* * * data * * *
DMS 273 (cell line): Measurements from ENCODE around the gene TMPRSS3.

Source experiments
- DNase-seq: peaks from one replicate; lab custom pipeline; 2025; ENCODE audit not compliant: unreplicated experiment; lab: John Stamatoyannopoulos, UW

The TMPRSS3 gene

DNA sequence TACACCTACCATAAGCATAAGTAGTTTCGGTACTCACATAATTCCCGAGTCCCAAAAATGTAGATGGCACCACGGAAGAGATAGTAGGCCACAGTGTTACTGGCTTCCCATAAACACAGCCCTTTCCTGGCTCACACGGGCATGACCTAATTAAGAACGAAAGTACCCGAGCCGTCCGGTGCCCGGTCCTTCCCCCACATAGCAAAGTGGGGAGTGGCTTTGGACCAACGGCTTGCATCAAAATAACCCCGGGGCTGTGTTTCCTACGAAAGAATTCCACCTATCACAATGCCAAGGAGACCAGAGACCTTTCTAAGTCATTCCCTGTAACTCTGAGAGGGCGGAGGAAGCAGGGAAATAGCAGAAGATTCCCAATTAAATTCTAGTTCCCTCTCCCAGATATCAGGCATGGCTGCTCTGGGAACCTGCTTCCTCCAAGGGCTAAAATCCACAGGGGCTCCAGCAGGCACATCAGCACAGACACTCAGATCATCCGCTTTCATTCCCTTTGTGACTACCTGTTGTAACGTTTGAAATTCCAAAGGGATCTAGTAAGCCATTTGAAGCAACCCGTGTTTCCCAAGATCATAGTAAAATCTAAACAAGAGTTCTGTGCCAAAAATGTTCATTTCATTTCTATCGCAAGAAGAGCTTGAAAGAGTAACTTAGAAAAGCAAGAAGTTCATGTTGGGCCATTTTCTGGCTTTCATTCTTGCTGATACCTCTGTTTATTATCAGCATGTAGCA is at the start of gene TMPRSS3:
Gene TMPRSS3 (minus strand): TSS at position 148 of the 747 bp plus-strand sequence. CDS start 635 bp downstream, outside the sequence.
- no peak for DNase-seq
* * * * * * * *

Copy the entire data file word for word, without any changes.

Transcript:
DMS 273 (cell line): Measurements from ENCODE around the gene TMPRSS3.

Source experiments
- DNase-seq: peaks from one replicate; lab custom pipeline; 2025; ENCODE audit not compliant: unreplicated experiment; lab: John Stamatoyannopoulos, UW

The TMPRSS3 gene

DNA sequence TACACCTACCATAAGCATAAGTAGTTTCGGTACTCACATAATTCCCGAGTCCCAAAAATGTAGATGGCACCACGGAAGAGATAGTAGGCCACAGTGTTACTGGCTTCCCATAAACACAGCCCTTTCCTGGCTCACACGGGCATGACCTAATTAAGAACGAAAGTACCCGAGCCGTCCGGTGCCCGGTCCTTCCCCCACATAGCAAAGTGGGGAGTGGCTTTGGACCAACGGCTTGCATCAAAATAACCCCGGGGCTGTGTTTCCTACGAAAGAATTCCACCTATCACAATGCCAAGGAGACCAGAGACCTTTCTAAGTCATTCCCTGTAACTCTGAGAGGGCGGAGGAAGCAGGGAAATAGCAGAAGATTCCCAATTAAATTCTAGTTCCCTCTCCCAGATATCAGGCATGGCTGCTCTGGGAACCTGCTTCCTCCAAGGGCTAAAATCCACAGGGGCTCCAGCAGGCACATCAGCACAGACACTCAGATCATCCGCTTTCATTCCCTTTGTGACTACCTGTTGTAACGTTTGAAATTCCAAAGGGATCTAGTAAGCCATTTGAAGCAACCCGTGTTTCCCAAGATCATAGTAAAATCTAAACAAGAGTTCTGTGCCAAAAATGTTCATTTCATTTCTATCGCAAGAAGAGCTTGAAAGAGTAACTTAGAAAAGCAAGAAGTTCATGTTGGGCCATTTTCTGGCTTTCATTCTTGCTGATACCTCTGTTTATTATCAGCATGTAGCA is at the start of gene TMPRSS3:
Gene TMPRSS3 (minus strand): TSS at position 148 of the 747 bp plus-strand sequence. CDS start 635 bp downstream, outside the sequence.
- no peak for DNase-seq